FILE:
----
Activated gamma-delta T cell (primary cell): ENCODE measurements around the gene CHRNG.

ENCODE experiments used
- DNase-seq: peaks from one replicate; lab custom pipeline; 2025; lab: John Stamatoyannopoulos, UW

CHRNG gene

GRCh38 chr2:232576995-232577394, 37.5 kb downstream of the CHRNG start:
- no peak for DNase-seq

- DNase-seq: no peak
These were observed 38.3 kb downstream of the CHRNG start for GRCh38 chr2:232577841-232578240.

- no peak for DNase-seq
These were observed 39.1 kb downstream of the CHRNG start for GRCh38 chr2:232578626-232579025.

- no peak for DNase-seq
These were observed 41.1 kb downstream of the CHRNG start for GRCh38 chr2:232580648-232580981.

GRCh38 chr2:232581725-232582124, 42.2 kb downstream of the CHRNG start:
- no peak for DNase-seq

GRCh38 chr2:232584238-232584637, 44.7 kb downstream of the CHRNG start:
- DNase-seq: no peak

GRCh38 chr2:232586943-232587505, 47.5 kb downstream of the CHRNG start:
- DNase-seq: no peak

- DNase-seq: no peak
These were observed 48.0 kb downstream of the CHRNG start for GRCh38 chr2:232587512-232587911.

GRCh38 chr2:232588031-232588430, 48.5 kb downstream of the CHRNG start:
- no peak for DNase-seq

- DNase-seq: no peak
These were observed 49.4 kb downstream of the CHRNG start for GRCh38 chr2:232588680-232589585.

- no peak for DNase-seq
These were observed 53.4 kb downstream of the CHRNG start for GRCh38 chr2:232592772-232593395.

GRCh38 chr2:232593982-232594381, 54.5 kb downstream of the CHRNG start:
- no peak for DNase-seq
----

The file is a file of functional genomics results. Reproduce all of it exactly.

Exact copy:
Activated gamma-delta T cell (primary cell): ENCODE measurements around the gene CHRNG.

ENCODE experiments used
- DNase-seq: peaks from one replicate; lab custom pipeline; 2025; lab: John Stamatoyannopoulos, UW

CHRNG gene

GRCh38 chr2:232576995-232577394, 37.5 kb downstream of the CHRNG start:
- no peak for DNase-seq

- DNase-seq: no peak
These were observed 38.3 kb downstream of the CHRNG start for GRCh38 chr2:232577841-232578240.

- no peak for DNase-seq
These were observed 39.1 kb downstream of the CHRNG start for GRCh38 chr2:232578626-232579025.

- no peak for DNase-seq
These were observed 41.1 kb downstream of the CHRNG start for GRCh38 chr2:232580648-232580981.

GRCh38 chr2:232581725-232582124, 42.2 kb downstream of the CHRNG start:
- no peak for DNase-seq

GRCh38 chr2:232584238-232584637, 44.7 kb downstream of the CHRNG start:
- DNase-seq: no peak

GRCh38 chr2:232586943-232587505, 47.5 kb downstream of the CHRNG start:
- DNase-seq: no peak

- DNase-seq: no peak
These were observed 48.0 kb downstream of the CHRNG start for GRCh38 chr2:232587512-232587911.

GRCh38 chr2:232588031-232588430, 48.5 kb downstream of the CHRNG start:
- no peak for DNase-seq

- DNase-seq: no peak
These were observed 49.4 kb downstream of the CHRNG start for GRCh38 chr2:232588680-232589585.

- no peak for DNase-seq
These were observed 53.4 kb downstream of the CHRNG start for GRCh38 chr2:232592772-232593395.

GRCh38 chr2:232593982-232594381, 54.5 kb downstream of the CHRNG start:
- no peak for DNase-seq